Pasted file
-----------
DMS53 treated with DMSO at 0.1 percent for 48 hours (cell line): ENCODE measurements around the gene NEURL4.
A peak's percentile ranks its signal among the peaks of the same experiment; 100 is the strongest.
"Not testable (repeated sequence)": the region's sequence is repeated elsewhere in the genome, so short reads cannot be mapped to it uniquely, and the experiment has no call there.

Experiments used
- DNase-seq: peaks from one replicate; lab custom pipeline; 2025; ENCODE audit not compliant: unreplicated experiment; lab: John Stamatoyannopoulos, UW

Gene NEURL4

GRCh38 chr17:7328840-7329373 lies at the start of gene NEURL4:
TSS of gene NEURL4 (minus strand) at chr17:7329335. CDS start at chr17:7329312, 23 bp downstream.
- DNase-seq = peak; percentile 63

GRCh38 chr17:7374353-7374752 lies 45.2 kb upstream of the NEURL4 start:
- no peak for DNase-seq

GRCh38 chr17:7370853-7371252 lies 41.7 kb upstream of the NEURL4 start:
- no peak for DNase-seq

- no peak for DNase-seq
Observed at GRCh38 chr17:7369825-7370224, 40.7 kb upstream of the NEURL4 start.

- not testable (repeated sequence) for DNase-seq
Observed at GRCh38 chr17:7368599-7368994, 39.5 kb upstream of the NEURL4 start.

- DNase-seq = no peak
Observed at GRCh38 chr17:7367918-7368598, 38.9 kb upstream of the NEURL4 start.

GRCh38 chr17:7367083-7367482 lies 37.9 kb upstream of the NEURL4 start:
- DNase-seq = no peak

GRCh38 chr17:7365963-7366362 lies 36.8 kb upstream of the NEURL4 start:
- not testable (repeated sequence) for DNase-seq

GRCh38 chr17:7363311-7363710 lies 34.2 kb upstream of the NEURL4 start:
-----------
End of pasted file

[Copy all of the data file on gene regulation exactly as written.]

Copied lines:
DMS53 treated with DMSO at 0.1 percent for 48 hours (cell line): ENCODE measurements around the gene NEURL4.
A peak's percentile ranks its signal among the peaks of the same experiment; 100 is the strongest.
"Not testable (repeated sequence)": the region's sequence is repeated elsewhere in the genome, so short reads cannot be mapped to it uniquely, and the experiment has no call there.

Experiments used
- DNase-seq: peaks from one replicate; lab custom pipeline; 2025; ENCODE audit not compliant: unreplicated experiment; lab: John Stamatoyannopoulos, UW

Gene NEURL4

GRCh38 chr17:7328840-7329373 lies at the start of gene NEURL4:
TSS of gene NEURL4 (minus strand) at chr17:7329335. CDS start at chr17:7329312, 23 bp downstream.
- DNase-seq = peak; percentile 63

GRCh38 chr17:7374353-7374752 lies 45.2 kb upstream of the NEURL4 start:
- no peak for DNase-seq

GRCh38 chr17:7370853-7371252 lies 41.7 kb upstream of the NEURL4 start:
- no peak for DNase-seq

- no peak for DNase-seq
Observed at GRCh38 chr17:7369825-7370224, 40.7 kb upstream of the NEURL4 start.

- not testable (repeated sequence) for DNase-seq
Observed at GRCh38 chr17:7368599-7368994, 39.5 kb upstream of the NEURL4 start.

- DNase-seq = no peak
Observed at GRCh38 chr17:7367918-7368598, 38.9 kb upstream of the NEURL4 start.

GRCh38 chr17:7367083-7367482 lies 37.9 kb upstream of the NEURL4 start:
- DNase-seq = no peak

GRCh38 chr17:7365963-7366362 lies 36.8 kb upstream of the NEURL4 start:
- not testable (repeated sequence) for DNase-seq

GRCh38 chr17:7363311-7363710 lies 34.2 kb upstream of the NEURL4 start: